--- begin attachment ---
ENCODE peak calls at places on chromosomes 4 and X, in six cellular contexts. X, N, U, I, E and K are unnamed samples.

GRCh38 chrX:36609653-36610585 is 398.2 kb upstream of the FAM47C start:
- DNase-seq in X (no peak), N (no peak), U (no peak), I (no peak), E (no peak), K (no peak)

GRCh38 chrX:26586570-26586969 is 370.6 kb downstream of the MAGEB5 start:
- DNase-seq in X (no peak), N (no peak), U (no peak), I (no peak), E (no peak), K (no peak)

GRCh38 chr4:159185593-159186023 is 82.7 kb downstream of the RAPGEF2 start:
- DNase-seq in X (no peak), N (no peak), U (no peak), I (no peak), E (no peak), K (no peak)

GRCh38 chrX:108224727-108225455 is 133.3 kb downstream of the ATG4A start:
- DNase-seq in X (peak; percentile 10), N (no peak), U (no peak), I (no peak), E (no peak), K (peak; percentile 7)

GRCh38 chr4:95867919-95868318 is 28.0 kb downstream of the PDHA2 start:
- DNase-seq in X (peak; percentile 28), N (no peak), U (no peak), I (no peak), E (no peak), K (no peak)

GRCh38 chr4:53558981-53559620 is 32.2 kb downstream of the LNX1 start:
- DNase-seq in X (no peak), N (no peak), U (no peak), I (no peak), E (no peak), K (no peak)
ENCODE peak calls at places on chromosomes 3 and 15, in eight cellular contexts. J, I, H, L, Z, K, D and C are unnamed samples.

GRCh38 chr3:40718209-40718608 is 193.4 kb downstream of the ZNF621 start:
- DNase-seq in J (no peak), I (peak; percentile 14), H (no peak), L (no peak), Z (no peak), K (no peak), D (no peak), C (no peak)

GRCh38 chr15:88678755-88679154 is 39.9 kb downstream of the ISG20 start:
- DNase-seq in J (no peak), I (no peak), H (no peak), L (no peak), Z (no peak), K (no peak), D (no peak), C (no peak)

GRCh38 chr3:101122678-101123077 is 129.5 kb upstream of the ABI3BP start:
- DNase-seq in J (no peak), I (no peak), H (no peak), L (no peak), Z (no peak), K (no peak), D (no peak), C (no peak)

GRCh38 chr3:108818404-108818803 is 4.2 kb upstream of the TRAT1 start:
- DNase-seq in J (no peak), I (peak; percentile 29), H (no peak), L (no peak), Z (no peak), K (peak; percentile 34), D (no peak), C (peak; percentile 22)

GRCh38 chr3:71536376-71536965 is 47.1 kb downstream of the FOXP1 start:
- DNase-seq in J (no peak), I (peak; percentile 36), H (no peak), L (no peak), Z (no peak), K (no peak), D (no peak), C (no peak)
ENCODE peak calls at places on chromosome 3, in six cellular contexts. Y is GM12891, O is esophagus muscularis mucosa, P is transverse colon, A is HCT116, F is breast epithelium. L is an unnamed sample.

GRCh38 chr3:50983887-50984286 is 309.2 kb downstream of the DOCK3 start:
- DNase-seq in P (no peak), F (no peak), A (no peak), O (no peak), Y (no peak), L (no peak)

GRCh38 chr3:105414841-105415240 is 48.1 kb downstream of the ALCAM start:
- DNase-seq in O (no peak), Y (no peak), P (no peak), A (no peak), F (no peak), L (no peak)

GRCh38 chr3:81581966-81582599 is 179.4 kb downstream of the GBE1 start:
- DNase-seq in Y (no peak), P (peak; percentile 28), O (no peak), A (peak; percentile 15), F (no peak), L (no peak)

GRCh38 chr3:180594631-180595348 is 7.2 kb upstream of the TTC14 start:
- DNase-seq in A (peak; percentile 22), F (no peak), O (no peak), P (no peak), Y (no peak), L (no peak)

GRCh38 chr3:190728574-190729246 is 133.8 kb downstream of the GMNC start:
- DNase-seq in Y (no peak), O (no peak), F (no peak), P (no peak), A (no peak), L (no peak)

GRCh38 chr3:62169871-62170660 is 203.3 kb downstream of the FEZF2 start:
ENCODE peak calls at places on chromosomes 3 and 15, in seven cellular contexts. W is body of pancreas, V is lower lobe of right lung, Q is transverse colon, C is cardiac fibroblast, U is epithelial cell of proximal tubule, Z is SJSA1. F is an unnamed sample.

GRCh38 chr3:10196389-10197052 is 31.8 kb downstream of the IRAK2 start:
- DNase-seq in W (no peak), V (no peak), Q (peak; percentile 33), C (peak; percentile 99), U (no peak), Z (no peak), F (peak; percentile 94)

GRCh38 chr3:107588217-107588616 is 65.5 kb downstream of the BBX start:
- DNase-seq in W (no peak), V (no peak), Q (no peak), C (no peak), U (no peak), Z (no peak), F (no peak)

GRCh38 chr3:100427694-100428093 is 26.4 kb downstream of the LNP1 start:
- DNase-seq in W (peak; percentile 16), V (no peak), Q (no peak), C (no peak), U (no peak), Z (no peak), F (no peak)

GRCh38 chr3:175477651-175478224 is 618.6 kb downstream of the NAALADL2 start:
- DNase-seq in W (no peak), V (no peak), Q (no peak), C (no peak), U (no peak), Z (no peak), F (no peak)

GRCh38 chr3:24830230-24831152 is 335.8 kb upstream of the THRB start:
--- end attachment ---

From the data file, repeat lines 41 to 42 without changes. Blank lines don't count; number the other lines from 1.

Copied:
- DNase-seq in W (no peak), V (no peak), Q (no peak), C (no peak), U (no peak), Z (no peak), F (no peak)

GRCh38 chr3:100427694-100428093 is 26.4 kb downstream of the LNP1 start: